Celtics lose 3rd in row, fall to Pistons, 103-88


Celtics lose 3rd in row, fall to Pistons, 103-88

AUBURN HILLS, Mich. Having returned from London Friday afternoon, the Detroit Pistons were supposed to be the ones that would be a step or two slow due to jet-lag.

But it was the Celtics spending most of the night playing catch-up as the Pistons continued their dominance over the C's with a 103-88 win.

Although Detroit (15-25) has been among the NBA's worst teams in recent years, they have managed to have their way with Boston, which has now lost four in a row to the Pistons.

And all four losses have been by double-digits, something no team has done to the Celtics since the Miami Heat swept the four games played against the C's in the 1997-1998 season.

In addition, the loss on Sunday was also Boston's (20-20) third straight after having won six in a row.

Well versed in digging its share of ditches this season, Boston trailed 11-2 to start the game and fell behind by as many 18 points (36-18) in the second quarter.

Maybe they were thinking about the Patriots game because the Cs looked like a team that was both slow and seemingly elsewhere.

And then the Patriots went into the half and the Celtics went on a defensive binge of steals and deflections which created addition scoring opportunities.

Within minutes, this Detroit beat-down became a defensive, scrappy battle that saw the C's respond with a 22-4 run and eventually pull even at 48 on a pair of free throws by Courtney Lee.

Lee was part of a Celtics 1-2 punch off the bench - along with Jeff Green - that kept the C's afloat while most of their teammates drifted in and out between being impact players and flat-out irrelevant.

At the half, Lee and Green each had 12 points and finished with 16 and 15 points, respectively.

But their play could not put the C's ahead as Detroit closed out the half with a pair of jumpers by Brandon Knight to take a 52-48 lead into the half. Knight led all Detroit scorers with 12 points.

Boston's defensive turnaround in the second came for the most part without Avery Bradley, their top on-the-ball defender.

Bradley was not supposed to play on Sunday. The listed starting five handed out on press row had Leandro Barbosa starting. Even the public address announcer introduced Barbosa as the starter instead of Bradley who managed to convince Doc Rivers at the last minute to give him a shot at playing.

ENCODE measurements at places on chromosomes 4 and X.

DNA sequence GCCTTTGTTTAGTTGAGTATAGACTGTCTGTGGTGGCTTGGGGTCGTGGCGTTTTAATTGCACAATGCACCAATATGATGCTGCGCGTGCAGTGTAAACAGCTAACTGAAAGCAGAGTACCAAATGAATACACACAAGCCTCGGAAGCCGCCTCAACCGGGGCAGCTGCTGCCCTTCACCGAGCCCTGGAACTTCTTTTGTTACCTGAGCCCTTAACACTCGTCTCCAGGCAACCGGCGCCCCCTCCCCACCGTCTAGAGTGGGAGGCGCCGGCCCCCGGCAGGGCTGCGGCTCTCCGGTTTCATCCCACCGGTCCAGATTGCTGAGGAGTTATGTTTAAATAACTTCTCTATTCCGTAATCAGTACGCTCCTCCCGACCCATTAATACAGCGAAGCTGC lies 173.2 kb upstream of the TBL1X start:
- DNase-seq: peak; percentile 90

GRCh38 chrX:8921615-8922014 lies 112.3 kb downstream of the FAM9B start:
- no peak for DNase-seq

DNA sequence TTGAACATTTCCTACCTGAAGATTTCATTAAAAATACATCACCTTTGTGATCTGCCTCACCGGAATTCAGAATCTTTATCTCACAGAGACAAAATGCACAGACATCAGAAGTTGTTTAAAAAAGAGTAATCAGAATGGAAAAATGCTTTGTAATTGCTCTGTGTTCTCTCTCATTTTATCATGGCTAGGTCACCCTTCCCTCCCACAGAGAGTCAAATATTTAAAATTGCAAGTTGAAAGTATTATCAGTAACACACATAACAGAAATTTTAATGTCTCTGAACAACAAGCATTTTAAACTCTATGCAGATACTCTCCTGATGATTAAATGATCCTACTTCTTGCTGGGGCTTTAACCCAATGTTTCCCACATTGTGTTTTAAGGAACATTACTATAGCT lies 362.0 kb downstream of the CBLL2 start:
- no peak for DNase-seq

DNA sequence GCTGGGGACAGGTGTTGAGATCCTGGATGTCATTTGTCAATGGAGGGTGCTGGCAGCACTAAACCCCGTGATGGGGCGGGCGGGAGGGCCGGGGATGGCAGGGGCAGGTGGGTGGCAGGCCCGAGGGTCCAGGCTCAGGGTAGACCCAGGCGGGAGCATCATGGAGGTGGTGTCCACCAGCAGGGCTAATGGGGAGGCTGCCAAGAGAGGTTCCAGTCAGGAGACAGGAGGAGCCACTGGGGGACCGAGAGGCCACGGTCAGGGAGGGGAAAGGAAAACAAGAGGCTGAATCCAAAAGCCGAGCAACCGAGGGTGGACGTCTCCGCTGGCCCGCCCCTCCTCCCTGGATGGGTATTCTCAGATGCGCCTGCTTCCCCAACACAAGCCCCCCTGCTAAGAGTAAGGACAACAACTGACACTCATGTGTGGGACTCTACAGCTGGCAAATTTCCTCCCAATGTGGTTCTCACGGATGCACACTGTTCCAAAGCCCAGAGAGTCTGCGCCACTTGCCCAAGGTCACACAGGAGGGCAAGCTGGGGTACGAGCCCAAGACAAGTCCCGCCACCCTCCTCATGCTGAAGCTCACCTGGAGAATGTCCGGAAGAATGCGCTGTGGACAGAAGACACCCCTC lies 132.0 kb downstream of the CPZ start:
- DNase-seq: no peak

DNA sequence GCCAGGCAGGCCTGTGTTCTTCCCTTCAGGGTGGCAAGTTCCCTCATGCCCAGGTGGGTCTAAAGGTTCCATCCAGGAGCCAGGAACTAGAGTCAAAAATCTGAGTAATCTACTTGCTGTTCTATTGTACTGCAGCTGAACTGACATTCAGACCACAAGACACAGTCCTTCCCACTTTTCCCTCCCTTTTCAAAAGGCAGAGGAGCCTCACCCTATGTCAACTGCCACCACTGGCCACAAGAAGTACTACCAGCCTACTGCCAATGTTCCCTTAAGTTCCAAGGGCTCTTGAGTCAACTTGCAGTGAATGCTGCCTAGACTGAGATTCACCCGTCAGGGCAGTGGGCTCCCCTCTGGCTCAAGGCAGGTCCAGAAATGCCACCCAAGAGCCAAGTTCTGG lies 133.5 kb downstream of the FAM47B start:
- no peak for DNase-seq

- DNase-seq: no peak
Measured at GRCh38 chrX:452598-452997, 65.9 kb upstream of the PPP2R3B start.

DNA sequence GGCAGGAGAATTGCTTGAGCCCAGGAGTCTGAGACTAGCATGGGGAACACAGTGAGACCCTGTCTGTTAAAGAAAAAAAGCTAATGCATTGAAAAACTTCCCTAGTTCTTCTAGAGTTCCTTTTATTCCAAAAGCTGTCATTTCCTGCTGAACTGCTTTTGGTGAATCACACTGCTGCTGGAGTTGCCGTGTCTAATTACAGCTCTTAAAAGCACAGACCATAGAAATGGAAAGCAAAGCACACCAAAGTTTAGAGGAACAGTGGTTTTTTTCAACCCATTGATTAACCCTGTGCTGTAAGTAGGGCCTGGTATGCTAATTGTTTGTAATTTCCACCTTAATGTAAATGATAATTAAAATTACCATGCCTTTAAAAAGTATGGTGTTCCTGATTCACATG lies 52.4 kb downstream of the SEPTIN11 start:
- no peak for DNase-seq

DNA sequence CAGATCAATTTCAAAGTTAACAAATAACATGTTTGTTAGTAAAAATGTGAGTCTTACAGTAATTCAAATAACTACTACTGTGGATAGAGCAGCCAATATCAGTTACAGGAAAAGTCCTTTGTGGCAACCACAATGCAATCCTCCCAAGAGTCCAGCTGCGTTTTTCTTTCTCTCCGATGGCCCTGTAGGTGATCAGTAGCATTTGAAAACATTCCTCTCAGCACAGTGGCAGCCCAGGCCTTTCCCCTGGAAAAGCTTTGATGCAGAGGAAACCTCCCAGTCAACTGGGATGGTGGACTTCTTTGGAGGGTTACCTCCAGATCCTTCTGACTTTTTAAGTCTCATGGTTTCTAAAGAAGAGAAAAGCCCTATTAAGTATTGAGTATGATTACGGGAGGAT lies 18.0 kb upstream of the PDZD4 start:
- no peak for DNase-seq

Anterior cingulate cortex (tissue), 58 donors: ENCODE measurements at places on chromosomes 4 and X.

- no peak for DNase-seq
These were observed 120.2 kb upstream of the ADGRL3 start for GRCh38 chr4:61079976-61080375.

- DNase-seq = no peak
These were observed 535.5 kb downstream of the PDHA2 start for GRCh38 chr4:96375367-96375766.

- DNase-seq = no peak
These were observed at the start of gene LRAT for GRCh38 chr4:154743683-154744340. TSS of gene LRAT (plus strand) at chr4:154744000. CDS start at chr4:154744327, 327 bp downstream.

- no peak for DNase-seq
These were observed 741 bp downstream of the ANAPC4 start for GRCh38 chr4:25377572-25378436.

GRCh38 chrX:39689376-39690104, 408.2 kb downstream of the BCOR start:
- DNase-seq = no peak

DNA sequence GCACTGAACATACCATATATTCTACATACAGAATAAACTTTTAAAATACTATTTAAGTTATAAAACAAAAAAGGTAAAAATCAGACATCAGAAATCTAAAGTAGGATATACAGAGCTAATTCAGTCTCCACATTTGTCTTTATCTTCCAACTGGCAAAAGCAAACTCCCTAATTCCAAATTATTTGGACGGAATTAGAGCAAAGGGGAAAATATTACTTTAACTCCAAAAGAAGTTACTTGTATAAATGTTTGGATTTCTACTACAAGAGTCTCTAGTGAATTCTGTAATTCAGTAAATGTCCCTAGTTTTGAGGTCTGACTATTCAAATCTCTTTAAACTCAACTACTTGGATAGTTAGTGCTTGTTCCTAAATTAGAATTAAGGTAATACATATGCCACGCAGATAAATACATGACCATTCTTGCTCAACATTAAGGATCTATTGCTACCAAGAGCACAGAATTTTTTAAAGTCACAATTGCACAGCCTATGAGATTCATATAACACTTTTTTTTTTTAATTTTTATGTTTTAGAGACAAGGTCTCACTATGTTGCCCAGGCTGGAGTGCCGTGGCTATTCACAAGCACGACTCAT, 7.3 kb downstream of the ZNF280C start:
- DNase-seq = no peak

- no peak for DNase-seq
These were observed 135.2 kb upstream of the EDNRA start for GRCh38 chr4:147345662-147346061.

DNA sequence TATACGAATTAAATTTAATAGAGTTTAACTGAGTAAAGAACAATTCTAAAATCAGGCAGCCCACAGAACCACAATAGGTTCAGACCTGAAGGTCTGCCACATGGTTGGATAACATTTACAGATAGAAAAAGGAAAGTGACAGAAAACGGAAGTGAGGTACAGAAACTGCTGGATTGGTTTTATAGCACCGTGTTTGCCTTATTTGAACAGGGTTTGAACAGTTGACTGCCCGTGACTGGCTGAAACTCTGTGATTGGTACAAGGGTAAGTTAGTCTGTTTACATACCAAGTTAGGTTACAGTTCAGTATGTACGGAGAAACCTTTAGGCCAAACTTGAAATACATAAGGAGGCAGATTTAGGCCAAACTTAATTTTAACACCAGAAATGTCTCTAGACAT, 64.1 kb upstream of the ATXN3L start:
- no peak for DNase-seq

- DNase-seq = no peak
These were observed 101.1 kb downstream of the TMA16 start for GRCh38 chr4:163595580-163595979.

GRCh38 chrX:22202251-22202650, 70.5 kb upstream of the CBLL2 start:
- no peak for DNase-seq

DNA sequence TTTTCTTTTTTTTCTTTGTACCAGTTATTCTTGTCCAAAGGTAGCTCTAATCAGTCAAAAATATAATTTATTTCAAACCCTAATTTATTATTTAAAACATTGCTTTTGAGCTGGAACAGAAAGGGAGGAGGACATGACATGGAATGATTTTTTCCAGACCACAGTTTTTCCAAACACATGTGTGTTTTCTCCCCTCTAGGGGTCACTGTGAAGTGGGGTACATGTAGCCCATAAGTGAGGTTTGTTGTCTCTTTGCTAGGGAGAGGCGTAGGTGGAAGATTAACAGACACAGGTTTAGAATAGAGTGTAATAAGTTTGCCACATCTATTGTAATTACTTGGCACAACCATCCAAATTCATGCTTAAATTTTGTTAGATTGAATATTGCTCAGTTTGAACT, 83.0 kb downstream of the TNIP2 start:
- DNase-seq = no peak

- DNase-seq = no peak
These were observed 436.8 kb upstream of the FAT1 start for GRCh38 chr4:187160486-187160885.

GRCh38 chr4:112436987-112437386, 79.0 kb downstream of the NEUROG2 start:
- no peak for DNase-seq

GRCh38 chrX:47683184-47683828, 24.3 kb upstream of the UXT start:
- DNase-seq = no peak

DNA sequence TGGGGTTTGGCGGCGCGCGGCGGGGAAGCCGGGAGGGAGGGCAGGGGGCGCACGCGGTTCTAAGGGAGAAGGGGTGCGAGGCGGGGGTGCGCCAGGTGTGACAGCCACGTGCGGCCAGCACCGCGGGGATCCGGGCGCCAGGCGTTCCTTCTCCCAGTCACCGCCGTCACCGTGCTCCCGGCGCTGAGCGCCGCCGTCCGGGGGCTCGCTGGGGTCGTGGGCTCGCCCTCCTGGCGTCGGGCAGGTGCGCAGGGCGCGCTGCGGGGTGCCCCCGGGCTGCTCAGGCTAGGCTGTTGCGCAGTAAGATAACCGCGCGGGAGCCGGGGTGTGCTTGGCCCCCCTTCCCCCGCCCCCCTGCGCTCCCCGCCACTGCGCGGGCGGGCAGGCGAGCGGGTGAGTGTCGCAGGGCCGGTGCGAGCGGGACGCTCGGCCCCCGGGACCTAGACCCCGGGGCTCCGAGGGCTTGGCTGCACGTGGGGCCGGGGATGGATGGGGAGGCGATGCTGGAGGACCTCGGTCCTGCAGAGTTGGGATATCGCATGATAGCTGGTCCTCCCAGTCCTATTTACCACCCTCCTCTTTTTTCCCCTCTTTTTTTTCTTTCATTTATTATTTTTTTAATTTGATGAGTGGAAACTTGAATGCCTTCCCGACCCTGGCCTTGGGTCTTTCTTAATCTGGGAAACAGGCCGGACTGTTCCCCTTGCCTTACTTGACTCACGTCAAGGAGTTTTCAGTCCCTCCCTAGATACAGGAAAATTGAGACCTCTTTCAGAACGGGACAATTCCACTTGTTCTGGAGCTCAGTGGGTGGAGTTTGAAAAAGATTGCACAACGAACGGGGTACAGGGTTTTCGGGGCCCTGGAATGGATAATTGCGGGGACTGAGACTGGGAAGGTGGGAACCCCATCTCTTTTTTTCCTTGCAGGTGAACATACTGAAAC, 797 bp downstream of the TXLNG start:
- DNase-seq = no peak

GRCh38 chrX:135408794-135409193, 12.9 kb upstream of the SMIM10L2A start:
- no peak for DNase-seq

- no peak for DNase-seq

He played just over seven minutes and had two points in the first half, but it was clear that the rib injury he was playing with had an impact on his ability to defend at the level he's accustomed to.

Still, to be down by just four points at the half considering how horrific they began the game was certainly promising for the C's ... or so we thought.

After a Bradley score cut Detroit's lead to 55-54, the Pistons hit back-to-back 3s from almost the same spot on the floor - both with Paul Pierce defending.

It was that kind of game for the Celtics, similar to their 100-99 overtime loss to Chicago on Friday, in which the C's spent a good chunk of the game playing close, but can't get-over-the-hump basketball as the Pistons pushed their one-point lead to nine (67-58) following a put-back dunk by Greg Monroe with about six minutes to play.

Boston cut into the deficit only to once again be turned away as Detroit went into the fourth quarter with an 81-71 lead as the C's never presented any kind of legit threat for the rest of the game.

Horford-Celtics partnership gives both stability, chance to win


Horford-Celtics partnership gives both stability, chance to win

BOSTON –  This is not where Al Horford thought he would be right now.
Back in May, the Atlanta Hawks had just been swept out of the playoffs by the soon-to-be NBA champion Cleveland Cavaliers.
Disappointed with the outcome obviously, Horford was a free agent-to-be who was confident that he would be back in Atlanta and the Hawks would retool by adding to their core group which he was a major part of, and they would be back to making another run at it this season.
First there was the draft night trade of point guard Jeff Teague to the Indiana Pacers. 
And during Horford's negotiations with the Hawks in July, they were also negotiating with Dwight Howard and ultimately signed the Atlanta native to a three-year, $70.5 million contract. 
Before the Howard deal was complete, the Celtics had already made a strong impression on Horford during their presentation to him. 
So the choice was pretty clear.
Return to Atlanta and potentially have a major logjam up front with himself, Howard and Paul Millsap, or join a Celtics team that’s on the rise where his five-tool skillset – passing, rebounding, defending, scoring and making those around him better – could be put to great use on a team that’s clearly on the rise.